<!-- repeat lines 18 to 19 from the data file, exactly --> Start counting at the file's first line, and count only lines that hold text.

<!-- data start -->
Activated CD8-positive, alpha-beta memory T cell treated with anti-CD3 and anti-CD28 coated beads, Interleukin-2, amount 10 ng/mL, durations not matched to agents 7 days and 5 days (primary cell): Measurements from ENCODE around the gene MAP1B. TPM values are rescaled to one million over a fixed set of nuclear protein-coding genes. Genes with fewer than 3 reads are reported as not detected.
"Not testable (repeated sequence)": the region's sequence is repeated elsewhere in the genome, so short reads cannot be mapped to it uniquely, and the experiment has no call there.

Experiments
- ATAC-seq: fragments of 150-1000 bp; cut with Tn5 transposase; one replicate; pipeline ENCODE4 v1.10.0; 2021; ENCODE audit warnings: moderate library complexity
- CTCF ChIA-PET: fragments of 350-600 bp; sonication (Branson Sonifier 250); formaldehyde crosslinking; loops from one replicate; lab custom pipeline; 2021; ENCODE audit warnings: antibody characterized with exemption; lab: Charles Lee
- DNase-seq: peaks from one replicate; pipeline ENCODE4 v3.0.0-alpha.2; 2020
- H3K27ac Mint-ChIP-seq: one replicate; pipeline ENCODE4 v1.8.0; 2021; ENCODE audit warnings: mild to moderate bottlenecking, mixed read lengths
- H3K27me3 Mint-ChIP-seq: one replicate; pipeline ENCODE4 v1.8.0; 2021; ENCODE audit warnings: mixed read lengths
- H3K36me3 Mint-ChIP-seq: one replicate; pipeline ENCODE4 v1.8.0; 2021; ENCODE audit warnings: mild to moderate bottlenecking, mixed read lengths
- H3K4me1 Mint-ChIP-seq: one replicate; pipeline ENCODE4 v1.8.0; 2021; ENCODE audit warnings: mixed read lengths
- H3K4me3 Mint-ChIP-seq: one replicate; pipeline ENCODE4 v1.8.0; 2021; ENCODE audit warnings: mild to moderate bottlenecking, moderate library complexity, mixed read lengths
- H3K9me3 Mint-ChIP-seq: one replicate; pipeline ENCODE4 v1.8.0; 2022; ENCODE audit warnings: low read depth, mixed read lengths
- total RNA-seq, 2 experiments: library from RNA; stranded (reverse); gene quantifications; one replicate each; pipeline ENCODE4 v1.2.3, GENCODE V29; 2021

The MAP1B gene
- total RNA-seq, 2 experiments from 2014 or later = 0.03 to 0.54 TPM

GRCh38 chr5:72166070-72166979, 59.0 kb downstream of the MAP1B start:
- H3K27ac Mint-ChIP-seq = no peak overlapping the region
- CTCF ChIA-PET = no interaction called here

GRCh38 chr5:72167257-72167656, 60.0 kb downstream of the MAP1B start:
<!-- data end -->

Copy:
- CTCF ChIA-PET = no interaction called here

GRCh38 chr5:72167257-72167656, 60.0 kb downstream of the MAP1B start: